Pondering on the importance of aesthetic education and love, we come across Plato, who viewed eros as love for beauty. It is through the love for beauty that we can raise ourselves, one step at a time, from physical beauty to higher standards of beauty, such as beauty found in goodness and truth, but above all, it is a path to contemplating beauty in itself (Plato, Symposium, 211c-211d). Promoting eros through Christian teaching is something Pope Benedict XVI had already foreseen. He invited us to embrace eros as an initiation to true love.
“Even if eros is at first mainly covetous and ascending, a fascination for the great promise of happiness, in drawing near to the other, it is less and less concerned with itself, increasingly seeks the happiness of the other, is concerned more and more with the beloved, bestows itself and wants to ‘be there for’ the other”. (Benedict XVI, Deus caritas est, 7)
Dostoevsky’s famous quote from his novel The Idiot, “beauty will save the world”, obviously comes to mind. The constant mention of beauty in Laudato Si’ is an indication that the spirituality Pope Francis invites us to live requires not only a new way of seeing but also new ways of sharing our love for our planet. We can all collaborate passionately in creating and promoting an aesthetic education that has its aim in touching the hearts of all to love deeply our planet and all its inhabitants.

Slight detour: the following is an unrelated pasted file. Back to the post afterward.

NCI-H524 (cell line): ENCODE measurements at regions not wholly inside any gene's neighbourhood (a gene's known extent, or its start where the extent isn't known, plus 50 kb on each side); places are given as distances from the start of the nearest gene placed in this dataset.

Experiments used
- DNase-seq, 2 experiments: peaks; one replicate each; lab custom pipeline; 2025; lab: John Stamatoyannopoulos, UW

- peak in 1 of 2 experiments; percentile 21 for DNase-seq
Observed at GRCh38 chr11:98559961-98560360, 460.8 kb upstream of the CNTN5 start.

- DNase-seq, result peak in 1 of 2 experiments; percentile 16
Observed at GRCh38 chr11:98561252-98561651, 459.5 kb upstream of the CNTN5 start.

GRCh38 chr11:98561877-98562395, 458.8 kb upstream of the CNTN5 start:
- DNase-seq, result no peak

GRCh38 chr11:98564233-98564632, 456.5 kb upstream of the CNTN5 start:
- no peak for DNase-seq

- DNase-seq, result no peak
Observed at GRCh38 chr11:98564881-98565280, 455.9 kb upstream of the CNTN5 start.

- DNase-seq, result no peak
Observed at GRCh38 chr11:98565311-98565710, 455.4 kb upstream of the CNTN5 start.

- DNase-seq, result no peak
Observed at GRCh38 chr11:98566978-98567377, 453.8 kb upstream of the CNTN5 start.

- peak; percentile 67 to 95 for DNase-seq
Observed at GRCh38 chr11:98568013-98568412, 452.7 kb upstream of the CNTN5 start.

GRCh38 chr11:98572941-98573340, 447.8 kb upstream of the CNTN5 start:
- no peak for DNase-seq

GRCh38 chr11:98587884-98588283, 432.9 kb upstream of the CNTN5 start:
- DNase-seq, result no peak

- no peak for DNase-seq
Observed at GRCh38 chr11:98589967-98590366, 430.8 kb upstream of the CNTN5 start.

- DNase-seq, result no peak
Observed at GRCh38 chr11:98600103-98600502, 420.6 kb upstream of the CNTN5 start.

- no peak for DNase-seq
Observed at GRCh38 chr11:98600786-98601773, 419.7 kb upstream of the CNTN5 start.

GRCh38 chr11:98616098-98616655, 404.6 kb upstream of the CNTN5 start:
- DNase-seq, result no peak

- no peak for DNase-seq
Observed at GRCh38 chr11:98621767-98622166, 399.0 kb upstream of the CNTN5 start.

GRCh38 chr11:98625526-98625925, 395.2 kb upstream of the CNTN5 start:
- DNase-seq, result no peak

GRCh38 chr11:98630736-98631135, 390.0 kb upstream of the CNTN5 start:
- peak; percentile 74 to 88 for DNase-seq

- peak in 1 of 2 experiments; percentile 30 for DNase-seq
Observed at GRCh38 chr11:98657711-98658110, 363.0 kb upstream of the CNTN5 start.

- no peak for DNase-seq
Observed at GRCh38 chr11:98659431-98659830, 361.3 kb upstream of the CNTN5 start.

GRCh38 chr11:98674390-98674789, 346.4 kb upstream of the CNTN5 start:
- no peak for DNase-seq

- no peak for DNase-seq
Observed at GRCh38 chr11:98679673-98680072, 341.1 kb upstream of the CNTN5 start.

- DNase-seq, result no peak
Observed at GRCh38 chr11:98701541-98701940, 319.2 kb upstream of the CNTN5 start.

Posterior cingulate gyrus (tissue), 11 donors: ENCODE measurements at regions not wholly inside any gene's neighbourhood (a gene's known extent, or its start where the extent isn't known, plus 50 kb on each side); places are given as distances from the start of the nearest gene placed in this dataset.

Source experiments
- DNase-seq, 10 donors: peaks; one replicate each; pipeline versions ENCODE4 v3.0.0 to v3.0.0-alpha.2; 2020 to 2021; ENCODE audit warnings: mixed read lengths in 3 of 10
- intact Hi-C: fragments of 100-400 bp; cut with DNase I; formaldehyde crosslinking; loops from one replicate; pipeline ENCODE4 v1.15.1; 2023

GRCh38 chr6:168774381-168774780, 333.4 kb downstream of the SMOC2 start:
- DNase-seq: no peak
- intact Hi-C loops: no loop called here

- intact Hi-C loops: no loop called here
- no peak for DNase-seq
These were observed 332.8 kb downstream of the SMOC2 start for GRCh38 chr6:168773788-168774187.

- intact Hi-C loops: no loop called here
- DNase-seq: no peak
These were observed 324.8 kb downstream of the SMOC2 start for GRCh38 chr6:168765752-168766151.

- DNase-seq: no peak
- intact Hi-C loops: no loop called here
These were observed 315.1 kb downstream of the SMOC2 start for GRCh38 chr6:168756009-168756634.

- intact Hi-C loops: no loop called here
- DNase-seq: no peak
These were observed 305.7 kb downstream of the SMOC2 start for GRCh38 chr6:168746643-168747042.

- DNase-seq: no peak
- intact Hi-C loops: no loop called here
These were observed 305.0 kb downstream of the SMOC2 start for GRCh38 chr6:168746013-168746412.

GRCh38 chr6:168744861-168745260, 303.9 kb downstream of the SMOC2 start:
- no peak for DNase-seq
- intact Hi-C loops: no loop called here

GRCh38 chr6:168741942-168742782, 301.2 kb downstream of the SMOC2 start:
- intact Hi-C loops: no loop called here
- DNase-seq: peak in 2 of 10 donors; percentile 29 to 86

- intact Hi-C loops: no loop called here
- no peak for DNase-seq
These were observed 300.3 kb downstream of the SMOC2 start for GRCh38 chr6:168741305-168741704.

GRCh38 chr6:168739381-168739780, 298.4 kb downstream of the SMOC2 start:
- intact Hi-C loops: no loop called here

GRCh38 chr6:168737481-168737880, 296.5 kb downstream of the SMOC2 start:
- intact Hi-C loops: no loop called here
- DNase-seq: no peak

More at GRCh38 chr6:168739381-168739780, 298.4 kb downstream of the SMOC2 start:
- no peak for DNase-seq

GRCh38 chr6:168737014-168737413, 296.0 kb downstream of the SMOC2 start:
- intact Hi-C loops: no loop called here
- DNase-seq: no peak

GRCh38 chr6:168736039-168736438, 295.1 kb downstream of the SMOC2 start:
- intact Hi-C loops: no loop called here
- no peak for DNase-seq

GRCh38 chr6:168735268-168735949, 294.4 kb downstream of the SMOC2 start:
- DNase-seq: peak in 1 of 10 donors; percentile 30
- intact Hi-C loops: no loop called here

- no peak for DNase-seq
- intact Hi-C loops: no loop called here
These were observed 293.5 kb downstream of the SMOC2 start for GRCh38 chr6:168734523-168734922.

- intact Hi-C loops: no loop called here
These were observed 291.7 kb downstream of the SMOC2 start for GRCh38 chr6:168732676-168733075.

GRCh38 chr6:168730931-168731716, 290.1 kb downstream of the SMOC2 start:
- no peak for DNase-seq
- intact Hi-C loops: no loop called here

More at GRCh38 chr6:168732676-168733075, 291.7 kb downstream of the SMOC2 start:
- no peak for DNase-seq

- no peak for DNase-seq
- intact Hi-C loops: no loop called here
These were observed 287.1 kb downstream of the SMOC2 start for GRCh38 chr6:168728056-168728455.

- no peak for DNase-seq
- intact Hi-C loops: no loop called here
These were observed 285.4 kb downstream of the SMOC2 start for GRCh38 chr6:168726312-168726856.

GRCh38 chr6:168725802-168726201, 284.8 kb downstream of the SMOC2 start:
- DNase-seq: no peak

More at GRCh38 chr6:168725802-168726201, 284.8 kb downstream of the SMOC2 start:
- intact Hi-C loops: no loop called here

This ultimately calls for a renewed mysticism that anyone can practice. This is a call that has been made for quite some time but has now become radically urgent. As Leonardo Boff reminds us, mysticism is not an escape from reality (Boff, 1996: 146-147). Quite the contrary, it is veneration, delight, and humility in the face of reality. It is an attitude towards reality as mystery understood in the original theological sense, i.e., reality as the bearer of occult transcendence. Those who have perceived reality as mystery can truly understand that “everything is connected”.
Boff, L. Ecologia, Mundialização, Espiritualidade. São Paolo: Editora Ática S.A., 1996.
Elizalde, A. Desarrollo humano y ética para la sustentabilidad. México: PNUMA, 2003.
Klein, N. This changes everything : capitalism vs. the climate. Canada: Knopf, 2014.